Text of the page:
Susan Orlean doesn't shy away from noting that most animals were not trained this way, but rather with physical punishment: kicks and slaps, and perhaps worse. Then, as now, many animals in films were harmed or killed. Horses, especially, were tripped and shocked, and ridden off cliffs.
Rin Tin Tin wasn't just a film-star—he was a real dog. But his life story allows us to see how the treatment of animals in Hollywood has changed. He was treated with dignity, on camera, and off. Unusually, Rin Tin Tin was an equal with human actors in the films—a fully realized character with his own storyline.
Rin Tin Tin's journey is the hero's journey, overcoming obstacles, and winning in the end, a structure that was especially important during the post-war experience. Susan writes:
"In his way, Rin Tin Tin had come to represent something essentially American … He was everything Americans wanted to think they were—brave, enterprising, bold, and most of all, individual."
The advent of diegetic sound in movies eventually displaced animals, and they became sidekicks rather than stars. His progeny (and lookalikes) later took up later roles in film, and a television show, The Adventures of Rin Tin Tin, in the 1950s. But when Rin Tin Tin died in 1932, millions of fans mourned his passing. Rin Tin Tin's story, and the great place he holds in hearts and minds of millions of people around the world, is just one more reminder of why ALDF works so hard to help the law adapt to recognize animals as more than mere property, and protect the rights of animals on their own terms.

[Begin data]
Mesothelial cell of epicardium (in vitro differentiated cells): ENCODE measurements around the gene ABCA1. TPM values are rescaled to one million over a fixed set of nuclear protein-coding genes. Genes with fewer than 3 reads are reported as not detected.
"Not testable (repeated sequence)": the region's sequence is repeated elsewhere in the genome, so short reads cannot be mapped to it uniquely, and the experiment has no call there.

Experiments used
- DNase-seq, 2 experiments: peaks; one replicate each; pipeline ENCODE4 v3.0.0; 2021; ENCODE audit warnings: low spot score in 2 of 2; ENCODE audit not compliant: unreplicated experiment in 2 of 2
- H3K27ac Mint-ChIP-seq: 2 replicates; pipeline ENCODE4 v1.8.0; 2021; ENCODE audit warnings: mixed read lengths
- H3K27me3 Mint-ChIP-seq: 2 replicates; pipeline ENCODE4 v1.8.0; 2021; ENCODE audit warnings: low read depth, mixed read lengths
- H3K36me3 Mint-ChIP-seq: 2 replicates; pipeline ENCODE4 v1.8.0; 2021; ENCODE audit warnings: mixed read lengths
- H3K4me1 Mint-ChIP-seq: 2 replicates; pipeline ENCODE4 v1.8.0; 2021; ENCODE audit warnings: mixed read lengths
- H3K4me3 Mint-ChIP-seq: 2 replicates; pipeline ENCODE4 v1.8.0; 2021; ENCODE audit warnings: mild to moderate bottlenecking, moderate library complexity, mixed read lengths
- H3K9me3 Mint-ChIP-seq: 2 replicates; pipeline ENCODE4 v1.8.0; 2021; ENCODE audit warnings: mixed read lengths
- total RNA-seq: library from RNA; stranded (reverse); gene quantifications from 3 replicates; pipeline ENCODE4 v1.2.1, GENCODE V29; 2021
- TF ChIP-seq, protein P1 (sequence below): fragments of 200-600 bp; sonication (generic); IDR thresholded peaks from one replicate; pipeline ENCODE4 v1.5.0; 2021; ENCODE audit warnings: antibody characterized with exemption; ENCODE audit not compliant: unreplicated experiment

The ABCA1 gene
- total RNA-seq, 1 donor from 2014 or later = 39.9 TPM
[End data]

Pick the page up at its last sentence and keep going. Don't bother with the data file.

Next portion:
Join ALDF's Animal Book Club and leave a comment below to be eligible to win a free copy of this book. Tell us how important companion animals are in your life, or your favorite memory of the dogs known as Rin Tin Tin.
Questions for Response:
* Apologies, books can only be shipped to U.S. Addresses.